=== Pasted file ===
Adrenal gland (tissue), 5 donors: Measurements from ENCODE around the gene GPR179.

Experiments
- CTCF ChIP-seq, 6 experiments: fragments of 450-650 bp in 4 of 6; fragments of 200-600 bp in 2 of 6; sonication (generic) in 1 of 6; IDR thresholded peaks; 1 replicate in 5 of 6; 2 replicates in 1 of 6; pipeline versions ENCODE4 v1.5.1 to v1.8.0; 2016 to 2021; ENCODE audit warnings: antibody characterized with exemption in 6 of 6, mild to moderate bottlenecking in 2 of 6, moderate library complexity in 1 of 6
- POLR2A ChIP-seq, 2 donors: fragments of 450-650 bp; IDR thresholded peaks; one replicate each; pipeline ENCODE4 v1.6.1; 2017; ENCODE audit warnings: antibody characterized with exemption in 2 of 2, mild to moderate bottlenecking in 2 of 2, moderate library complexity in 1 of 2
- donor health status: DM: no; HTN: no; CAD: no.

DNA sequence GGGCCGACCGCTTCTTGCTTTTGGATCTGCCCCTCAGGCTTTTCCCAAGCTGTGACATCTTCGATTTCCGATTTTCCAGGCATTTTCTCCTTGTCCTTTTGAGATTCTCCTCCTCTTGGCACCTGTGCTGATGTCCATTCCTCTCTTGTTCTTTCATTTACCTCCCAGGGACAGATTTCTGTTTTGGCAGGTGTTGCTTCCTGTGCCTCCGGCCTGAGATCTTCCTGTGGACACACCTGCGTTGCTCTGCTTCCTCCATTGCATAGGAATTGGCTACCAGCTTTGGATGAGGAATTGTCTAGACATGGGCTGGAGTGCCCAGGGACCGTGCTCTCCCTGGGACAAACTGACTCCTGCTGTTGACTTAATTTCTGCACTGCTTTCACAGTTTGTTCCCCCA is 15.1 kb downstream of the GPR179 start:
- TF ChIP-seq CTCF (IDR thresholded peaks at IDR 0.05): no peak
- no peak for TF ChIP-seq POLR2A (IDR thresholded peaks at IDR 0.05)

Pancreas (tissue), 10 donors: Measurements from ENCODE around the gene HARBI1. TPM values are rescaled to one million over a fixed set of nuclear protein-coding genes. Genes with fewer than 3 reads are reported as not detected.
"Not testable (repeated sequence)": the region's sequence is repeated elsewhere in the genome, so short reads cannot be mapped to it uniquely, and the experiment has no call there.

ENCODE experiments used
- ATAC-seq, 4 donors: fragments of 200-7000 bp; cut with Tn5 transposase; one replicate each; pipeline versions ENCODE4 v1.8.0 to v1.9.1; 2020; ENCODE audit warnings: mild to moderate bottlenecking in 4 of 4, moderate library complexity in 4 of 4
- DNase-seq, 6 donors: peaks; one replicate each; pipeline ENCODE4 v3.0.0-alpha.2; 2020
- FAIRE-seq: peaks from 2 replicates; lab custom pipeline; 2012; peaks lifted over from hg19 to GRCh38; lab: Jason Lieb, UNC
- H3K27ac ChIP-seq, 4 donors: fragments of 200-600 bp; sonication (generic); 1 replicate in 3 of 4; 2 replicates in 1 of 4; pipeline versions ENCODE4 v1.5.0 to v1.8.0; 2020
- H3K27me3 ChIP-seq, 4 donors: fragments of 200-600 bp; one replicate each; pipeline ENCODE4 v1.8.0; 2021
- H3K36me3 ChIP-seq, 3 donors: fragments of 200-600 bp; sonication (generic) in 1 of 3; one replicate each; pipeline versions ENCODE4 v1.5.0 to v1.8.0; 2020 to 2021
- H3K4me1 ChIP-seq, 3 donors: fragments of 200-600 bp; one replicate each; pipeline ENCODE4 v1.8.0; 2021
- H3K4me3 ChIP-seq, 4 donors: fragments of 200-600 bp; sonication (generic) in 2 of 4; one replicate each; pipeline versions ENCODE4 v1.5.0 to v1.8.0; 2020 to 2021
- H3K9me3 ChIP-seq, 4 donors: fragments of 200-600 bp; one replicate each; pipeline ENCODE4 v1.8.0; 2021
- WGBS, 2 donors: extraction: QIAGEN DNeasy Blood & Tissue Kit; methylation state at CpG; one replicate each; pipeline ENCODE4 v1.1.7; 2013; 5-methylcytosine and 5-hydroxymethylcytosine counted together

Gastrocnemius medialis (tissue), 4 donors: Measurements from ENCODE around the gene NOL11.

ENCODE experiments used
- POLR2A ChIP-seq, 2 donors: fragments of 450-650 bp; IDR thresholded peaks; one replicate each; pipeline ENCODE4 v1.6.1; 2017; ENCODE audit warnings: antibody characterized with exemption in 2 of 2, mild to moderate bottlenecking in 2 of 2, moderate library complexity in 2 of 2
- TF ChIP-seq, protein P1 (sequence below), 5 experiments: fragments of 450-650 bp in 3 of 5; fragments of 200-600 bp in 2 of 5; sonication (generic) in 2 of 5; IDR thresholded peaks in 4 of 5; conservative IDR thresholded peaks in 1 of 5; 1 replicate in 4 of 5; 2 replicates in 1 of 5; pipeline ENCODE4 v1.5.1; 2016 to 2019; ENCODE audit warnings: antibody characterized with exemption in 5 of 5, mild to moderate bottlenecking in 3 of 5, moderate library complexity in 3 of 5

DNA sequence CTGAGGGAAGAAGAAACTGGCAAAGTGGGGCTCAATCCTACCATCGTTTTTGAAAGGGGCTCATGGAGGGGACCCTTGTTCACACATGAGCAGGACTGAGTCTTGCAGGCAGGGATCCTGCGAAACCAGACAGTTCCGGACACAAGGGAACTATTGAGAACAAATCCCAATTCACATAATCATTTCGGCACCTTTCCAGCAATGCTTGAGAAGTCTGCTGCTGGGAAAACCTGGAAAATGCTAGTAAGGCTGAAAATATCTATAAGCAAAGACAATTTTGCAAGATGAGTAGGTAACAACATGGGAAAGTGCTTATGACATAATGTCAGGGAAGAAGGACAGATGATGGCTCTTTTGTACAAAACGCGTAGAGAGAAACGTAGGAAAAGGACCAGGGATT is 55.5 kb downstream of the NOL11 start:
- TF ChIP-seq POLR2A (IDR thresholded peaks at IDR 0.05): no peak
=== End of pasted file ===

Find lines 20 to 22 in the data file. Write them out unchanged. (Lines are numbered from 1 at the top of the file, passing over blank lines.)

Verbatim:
- H3K9me3 ChIP-seq, 4 donors: fragments of 200-600 bp; one replicate each; pipeline ENCODE4 v1.8.0; 2021
- WGBS, 2 donors: extraction: QIAGEN DNeasy Blood & Tissue Kit; methylation state at CpG; one replicate each; pipeline ENCODE4 v1.1.7; 2013; 5-methylcytosine and 5-hydroxymethylcytosine counted together

Gastrocnemius medialis (tissue), 4 donors: Measurements from ENCODE around the gene NOL11.